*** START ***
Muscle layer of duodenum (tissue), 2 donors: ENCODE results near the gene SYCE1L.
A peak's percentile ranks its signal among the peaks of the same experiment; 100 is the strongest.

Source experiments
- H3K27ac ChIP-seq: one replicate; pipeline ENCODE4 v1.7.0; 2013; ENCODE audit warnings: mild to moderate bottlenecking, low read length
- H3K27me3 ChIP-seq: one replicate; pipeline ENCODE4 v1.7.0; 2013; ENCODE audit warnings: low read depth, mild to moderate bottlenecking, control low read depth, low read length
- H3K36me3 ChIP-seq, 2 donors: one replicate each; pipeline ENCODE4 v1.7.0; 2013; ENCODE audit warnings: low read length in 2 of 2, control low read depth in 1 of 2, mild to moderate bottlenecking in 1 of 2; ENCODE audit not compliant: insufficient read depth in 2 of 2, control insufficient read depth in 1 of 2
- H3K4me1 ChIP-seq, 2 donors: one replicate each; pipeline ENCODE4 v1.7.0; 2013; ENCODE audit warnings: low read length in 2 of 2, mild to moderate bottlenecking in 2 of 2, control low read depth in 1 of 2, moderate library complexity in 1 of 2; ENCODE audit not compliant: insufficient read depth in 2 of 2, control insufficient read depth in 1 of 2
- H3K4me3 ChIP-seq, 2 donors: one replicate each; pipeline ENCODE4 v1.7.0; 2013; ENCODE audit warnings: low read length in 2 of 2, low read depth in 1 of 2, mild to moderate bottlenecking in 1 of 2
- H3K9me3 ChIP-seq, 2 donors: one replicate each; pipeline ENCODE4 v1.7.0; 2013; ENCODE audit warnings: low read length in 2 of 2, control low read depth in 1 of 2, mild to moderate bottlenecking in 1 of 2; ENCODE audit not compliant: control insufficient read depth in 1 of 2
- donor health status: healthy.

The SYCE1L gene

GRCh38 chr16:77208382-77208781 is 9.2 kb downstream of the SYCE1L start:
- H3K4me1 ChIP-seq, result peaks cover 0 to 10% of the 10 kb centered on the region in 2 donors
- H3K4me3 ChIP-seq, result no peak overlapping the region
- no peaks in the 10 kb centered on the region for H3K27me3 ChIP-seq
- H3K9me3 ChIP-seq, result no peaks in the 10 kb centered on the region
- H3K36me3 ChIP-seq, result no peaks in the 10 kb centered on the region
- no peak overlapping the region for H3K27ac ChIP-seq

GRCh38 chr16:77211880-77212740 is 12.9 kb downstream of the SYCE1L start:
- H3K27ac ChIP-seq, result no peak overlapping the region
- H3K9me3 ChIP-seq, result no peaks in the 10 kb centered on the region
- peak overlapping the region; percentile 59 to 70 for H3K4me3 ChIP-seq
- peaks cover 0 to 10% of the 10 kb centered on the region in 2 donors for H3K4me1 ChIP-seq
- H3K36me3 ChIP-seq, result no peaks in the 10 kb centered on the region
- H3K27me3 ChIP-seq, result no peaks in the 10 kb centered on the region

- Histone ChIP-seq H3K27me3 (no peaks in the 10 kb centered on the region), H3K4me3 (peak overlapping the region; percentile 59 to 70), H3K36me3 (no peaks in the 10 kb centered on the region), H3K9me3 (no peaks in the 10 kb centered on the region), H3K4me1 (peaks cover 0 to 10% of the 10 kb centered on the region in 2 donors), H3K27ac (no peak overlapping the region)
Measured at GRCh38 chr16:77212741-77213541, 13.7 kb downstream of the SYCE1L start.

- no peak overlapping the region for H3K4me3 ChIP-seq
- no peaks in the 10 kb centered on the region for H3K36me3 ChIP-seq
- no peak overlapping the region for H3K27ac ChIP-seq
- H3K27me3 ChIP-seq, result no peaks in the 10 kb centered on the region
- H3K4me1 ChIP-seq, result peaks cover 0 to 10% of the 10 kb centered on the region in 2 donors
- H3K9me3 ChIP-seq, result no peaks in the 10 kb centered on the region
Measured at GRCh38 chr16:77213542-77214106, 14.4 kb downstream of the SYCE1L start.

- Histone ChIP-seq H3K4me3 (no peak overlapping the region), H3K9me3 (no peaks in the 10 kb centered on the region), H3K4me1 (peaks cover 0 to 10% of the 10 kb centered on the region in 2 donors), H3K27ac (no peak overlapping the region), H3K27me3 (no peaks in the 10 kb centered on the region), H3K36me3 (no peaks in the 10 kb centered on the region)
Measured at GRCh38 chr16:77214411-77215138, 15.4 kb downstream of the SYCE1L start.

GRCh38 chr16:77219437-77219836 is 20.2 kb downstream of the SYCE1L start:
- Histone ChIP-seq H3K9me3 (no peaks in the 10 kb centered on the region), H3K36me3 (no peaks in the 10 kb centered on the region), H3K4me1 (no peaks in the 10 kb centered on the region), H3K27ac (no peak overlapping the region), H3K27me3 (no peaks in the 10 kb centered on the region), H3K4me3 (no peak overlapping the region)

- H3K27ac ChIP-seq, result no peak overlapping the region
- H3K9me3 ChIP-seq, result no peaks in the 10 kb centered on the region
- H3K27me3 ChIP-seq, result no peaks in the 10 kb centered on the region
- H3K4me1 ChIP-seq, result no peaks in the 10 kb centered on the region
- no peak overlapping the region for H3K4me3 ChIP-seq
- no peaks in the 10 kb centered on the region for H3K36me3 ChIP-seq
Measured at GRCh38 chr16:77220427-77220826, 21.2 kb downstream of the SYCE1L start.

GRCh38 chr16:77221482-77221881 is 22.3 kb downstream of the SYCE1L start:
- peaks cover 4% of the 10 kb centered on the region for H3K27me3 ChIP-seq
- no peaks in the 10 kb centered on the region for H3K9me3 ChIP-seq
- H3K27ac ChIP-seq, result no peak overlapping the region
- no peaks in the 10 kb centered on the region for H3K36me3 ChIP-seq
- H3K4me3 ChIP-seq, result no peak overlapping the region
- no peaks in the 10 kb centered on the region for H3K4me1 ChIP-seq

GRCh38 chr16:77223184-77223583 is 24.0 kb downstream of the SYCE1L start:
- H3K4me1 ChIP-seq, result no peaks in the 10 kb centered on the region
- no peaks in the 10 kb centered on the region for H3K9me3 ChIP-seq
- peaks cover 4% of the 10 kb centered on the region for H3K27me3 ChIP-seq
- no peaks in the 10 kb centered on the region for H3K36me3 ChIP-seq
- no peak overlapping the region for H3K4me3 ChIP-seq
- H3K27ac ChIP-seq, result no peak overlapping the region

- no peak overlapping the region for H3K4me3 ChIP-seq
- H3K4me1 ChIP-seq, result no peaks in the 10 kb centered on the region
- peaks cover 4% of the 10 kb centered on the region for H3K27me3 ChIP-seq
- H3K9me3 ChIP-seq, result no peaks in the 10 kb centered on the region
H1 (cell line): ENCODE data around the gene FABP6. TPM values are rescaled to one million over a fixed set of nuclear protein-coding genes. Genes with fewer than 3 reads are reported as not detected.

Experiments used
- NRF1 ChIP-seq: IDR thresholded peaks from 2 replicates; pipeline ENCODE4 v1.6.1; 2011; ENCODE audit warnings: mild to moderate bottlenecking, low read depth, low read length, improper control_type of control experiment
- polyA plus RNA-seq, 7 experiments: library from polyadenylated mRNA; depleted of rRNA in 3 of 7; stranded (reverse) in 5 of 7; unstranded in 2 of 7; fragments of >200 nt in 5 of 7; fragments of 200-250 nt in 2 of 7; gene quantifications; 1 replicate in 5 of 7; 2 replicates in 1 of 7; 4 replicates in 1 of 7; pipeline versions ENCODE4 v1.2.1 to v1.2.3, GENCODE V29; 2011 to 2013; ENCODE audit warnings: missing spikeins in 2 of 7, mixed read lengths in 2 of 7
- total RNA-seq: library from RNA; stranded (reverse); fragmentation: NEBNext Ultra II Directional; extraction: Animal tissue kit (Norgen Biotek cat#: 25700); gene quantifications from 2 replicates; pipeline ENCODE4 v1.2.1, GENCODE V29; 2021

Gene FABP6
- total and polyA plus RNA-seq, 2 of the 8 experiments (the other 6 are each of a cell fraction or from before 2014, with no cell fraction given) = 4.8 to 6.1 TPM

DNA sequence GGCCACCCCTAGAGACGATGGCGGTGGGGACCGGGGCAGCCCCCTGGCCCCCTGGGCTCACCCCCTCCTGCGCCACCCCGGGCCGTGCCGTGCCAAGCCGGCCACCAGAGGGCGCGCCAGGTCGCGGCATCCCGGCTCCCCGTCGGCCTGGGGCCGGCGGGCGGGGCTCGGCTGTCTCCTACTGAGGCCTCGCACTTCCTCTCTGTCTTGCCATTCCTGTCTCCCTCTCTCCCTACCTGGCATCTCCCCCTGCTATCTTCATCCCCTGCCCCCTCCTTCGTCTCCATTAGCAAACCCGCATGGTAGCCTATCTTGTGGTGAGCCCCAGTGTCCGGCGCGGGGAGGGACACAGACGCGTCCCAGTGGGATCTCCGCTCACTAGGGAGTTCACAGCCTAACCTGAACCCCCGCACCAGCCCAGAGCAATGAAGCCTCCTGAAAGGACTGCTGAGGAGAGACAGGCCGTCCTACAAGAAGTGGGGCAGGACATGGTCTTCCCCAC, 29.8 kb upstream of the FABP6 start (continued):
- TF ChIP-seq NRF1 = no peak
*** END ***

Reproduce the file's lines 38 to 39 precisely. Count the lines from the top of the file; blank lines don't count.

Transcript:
- Histone ChIP-seq H3K9me3 (no peaks in the 10 kb centered on the region), H3K36me3 (no peaks in the 10 kb centered on the region), H3K4me1 (no peaks in the 10 kb centered on the region), H3K27ac (no peak overlapping the region), H3K27me3 (no peaks in the 10 kb centered on the region), H3K4me3 (no peak overlapping the region)

- H3K27ac ChIP-seq, result no peak overlapping the region